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Severe acute respiratory syndrome: Imported cases of severe acute respiratory syndrome to Singapore had impact on national epidemic

BMJ 2003; 326 doi: https://doi.org/10.1136/bmj.326.7403.1393-a (Published 19 June 2003) Cite this as: BMJ 2003;326:1393
  1. Annelies Wilder-Smith, head (epvws{at}pacific.net.sg),
  2. Nicholas I Paton, head
  1. Travellers' Health and Vaccination Centre
  2. Department of Infectious Diseases, Tan Tock Seng Hospital, Jalan Tan Tock Seng, 308433 Singapore

    EDITOR—Travel is responsible for the rapid intercontinental spread of the severe acute respiratory syndrome (SARS).1 Singapore has one of the busiest airports in Asia, with numerous passengers arriving each day from countries affected by SARS, and it is therefore vulnerable to importation of the disease and potential transmission in the community.

    Six people are known to have imported SARS to Singapore between 25 February and 29 April 2003, all of whom had visited Hong Kong (plus Guangdong in two cases and Beijing in one case). Two cases were imported before this new disease was known, and the patients were admitted to a hospital a mean of four days after the onset of symptoms and placed in isolation six days later. One of these two initial cases resulted in extensive secondary transmission, leading to the current large national SARS epidemic.2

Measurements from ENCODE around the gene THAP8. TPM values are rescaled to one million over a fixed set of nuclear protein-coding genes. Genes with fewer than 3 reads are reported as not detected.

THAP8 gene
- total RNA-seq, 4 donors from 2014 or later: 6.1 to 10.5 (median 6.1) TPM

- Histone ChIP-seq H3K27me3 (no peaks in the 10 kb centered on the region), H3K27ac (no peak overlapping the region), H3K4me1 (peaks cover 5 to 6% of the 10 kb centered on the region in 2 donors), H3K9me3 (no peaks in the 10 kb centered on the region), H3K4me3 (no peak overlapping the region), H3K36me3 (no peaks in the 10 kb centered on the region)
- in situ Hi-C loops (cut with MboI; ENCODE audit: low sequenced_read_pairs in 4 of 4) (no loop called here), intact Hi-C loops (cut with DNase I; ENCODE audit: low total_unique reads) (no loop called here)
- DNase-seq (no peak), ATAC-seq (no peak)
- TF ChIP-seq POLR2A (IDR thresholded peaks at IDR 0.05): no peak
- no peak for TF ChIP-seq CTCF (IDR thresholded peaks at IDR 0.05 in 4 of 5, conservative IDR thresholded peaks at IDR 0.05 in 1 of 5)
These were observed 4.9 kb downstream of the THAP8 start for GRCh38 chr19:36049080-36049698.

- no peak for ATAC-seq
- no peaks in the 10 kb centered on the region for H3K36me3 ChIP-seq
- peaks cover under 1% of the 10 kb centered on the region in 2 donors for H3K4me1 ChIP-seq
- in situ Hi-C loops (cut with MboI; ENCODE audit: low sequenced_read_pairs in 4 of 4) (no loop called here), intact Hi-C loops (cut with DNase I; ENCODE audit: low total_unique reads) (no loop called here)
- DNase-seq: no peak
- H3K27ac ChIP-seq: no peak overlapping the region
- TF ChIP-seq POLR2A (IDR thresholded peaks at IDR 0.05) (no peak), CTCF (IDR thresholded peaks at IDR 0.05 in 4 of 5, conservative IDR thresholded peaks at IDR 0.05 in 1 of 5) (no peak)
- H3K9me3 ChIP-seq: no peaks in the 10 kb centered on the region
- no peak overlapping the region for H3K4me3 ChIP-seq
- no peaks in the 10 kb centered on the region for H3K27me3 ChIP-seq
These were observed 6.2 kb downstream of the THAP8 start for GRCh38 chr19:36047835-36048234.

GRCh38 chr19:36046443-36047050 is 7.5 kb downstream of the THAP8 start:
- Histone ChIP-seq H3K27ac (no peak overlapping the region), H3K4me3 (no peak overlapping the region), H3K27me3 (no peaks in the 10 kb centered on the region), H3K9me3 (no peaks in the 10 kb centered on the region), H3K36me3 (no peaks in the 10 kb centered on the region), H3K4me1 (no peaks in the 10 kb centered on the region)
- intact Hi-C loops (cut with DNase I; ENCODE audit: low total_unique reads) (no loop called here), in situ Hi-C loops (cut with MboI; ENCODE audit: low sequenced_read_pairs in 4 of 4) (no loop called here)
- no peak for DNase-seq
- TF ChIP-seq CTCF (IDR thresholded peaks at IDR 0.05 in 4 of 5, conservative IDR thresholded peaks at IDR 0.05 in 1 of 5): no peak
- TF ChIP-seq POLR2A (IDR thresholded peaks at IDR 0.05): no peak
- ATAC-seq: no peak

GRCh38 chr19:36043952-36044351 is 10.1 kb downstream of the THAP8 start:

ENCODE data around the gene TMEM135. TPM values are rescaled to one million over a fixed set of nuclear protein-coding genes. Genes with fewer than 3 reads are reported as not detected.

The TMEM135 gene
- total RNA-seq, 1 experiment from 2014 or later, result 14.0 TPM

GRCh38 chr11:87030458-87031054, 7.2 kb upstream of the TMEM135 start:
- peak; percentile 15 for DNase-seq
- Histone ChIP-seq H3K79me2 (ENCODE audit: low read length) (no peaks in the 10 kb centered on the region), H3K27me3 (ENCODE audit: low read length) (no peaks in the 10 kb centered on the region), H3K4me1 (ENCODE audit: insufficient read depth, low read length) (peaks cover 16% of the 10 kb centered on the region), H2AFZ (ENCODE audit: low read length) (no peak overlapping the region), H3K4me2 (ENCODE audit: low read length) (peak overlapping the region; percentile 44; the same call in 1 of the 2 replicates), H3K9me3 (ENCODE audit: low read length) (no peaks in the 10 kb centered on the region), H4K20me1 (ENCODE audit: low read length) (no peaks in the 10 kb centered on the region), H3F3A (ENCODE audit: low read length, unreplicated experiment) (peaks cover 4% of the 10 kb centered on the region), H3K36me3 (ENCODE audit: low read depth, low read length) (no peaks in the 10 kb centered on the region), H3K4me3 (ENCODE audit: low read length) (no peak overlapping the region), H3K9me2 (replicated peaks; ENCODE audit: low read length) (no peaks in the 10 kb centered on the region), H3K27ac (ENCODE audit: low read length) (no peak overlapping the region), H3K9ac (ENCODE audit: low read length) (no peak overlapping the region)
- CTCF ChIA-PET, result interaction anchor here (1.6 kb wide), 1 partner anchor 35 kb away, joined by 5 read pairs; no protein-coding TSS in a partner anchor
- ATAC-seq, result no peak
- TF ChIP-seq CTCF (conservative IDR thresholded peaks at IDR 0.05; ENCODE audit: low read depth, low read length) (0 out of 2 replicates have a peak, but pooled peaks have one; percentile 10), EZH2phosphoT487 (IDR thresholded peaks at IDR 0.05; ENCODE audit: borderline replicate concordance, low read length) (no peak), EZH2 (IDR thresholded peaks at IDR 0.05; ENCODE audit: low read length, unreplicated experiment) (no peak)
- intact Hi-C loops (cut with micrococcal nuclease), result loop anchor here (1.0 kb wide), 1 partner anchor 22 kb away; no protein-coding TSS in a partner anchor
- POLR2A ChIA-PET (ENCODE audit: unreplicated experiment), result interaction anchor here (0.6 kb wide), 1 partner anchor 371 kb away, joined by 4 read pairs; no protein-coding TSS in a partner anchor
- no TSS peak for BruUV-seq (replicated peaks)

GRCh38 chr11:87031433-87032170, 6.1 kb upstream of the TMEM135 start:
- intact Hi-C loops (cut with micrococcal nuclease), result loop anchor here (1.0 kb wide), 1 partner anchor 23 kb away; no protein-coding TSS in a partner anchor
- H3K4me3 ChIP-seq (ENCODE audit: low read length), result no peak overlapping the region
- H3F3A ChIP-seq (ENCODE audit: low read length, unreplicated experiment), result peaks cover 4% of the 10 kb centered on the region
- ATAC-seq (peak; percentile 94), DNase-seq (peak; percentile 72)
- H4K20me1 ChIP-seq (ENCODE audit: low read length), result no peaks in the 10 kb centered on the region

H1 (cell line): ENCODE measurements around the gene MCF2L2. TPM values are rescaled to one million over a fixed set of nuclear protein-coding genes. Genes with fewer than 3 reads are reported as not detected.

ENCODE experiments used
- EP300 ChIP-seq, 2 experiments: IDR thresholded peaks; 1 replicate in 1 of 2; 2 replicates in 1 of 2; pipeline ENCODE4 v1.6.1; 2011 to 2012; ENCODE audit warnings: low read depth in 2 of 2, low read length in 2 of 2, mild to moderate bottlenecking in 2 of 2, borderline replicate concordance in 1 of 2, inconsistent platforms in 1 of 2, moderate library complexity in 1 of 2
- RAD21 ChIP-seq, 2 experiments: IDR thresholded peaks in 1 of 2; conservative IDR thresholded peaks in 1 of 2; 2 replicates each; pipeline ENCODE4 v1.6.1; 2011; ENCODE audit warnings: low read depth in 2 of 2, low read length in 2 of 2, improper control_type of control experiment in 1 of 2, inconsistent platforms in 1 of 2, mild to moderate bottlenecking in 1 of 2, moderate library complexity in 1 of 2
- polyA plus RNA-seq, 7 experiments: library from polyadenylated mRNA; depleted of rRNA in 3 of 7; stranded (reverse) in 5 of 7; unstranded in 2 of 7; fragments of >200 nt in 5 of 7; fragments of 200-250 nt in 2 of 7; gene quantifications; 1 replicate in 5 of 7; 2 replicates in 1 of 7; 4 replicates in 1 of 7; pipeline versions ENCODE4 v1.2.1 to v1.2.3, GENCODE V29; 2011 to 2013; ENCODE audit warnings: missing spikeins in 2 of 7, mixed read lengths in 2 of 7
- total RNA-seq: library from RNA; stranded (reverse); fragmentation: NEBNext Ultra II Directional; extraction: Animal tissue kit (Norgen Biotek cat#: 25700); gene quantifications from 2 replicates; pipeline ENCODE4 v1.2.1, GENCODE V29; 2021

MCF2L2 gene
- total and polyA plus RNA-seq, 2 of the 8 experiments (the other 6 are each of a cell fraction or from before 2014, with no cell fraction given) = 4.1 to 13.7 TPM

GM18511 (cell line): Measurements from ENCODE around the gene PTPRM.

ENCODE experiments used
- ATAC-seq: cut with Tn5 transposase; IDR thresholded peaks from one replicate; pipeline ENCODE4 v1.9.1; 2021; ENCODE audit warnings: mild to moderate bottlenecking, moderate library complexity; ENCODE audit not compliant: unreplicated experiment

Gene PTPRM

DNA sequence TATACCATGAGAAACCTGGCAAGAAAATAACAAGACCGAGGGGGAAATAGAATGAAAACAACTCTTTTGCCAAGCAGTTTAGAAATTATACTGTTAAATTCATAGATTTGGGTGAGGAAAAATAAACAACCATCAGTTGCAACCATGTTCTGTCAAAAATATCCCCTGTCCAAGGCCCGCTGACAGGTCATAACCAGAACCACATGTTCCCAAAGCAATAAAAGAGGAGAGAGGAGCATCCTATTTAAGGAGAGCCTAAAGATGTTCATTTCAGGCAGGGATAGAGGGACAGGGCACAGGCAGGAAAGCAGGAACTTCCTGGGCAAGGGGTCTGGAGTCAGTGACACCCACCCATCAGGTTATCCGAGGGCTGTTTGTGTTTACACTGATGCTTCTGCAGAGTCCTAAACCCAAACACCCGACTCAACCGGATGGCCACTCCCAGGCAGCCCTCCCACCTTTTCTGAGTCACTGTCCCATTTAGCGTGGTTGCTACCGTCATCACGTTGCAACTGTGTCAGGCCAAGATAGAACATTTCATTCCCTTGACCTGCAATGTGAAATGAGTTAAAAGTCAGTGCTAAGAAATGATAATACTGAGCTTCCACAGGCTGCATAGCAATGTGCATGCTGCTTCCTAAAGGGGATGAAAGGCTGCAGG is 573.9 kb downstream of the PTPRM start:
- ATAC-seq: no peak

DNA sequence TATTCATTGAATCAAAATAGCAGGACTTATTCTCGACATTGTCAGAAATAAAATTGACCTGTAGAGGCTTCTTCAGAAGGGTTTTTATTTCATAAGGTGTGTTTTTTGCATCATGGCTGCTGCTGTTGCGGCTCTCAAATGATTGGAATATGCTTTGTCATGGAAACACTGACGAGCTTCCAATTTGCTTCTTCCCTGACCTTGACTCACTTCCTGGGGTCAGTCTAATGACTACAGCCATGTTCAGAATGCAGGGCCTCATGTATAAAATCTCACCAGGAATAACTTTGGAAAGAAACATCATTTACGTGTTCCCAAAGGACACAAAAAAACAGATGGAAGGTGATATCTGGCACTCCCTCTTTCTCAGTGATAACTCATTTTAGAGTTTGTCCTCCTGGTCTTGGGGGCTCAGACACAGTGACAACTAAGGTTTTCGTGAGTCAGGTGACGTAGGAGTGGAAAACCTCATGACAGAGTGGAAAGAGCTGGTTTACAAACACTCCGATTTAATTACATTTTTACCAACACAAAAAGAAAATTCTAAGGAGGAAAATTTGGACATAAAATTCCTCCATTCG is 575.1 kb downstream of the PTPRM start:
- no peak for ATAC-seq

With the rapid implementation of extensive public health education on SARS, enhanced infection control measures, and early isolation, the other four patients were admitted within a mean time of 2.5 days after the onset of symptoms and immediately isolated, and there were no secondary cases. The absence of transmission from these imported cases is probably because of their comparatively prompt identification and isolation, together with a low potential for transmission that characterises most cases of SARS (most transmission of SARS seems to be due to highly infectious individuals termed “super-spreaders” 3).

    Although importation of cases of SARS is likely to continue for the foreseeable future, our early experience in Singapore suggests that individuals importing SARS need not be a major hazard to the community if systems are in place to identify and isolate them efficiently.

    Footnotes

    • Competing interests None declared.

    References

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